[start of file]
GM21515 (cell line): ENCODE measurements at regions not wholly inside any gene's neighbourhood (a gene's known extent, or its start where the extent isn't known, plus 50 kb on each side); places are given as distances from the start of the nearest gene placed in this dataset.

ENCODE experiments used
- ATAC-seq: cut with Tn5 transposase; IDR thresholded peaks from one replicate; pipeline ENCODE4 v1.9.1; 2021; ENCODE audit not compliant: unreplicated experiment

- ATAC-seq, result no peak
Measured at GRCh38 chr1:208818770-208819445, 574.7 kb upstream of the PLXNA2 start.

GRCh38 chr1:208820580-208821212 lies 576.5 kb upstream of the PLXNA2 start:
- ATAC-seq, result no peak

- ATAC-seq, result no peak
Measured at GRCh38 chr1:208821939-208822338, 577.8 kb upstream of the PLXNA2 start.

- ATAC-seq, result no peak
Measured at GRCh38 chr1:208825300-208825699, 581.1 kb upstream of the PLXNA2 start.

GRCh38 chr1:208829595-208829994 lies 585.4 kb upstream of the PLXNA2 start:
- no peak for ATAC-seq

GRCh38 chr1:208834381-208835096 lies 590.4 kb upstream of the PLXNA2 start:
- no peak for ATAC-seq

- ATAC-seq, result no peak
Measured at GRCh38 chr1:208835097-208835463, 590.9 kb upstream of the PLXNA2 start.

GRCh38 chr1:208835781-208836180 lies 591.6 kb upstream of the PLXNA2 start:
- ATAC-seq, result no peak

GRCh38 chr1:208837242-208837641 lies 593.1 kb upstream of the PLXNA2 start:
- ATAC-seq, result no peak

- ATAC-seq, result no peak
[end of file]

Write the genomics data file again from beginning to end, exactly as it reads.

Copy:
GM21515 (cell line): ENCODE measurements at regions not wholly inside any gene's neighbourhood (a gene's known extent, or its start where the extent isn't known, plus 50 kb on each side); places are given as distances from the start of the nearest gene placed in this dataset.

ENCODE experiments used
- ATAC-seq: cut with Tn5 transposase; IDR thresholded peaks from one replicate; pipeline ENCODE4 v1.9.1; 2021; ENCODE audit not compliant: unreplicated experiment

- ATAC-seq, result no peak
Measured at GRCh38 chr1:208818770-208819445, 574.7 kb upstream of the PLXNA2 start.

GRCh38 chr1:208820580-208821212 lies 576.5 kb upstream of the PLXNA2 start:
- ATAC-seq, result no peak

- ATAC-seq, result no peak
Measured at GRCh38 chr1:208821939-208822338, 577.8 kb upstream of the PLXNA2 start.

- ATAC-seq, result no peak
Measured at GRCh38 chr1:208825300-208825699, 581.1 kb upstream of the PLXNA2 start.

GRCh38 chr1:208829595-208829994 lies 585.4 kb upstream of the PLXNA2 start:
- no peak for ATAC-seq

GRCh38 chr1:208834381-208835096 lies 590.4 kb upstream of the PLXNA2 start:
- no peak for ATAC-seq

- ATAC-seq, result no peak
Measured at GRCh38 chr1:208835097-208835463, 590.9 kb upstream of the PLXNA2 start.

GRCh38 chr1:208835781-208836180 lies 591.6 kb upstream of the PLXNA2 start:
- ATAC-seq, result no peak

GRCh38 chr1:208837242-208837641 lies 593.1 kb upstream of the PLXNA2 start:
- ATAC-seq, result no peak

- ATAC-seq, result no peak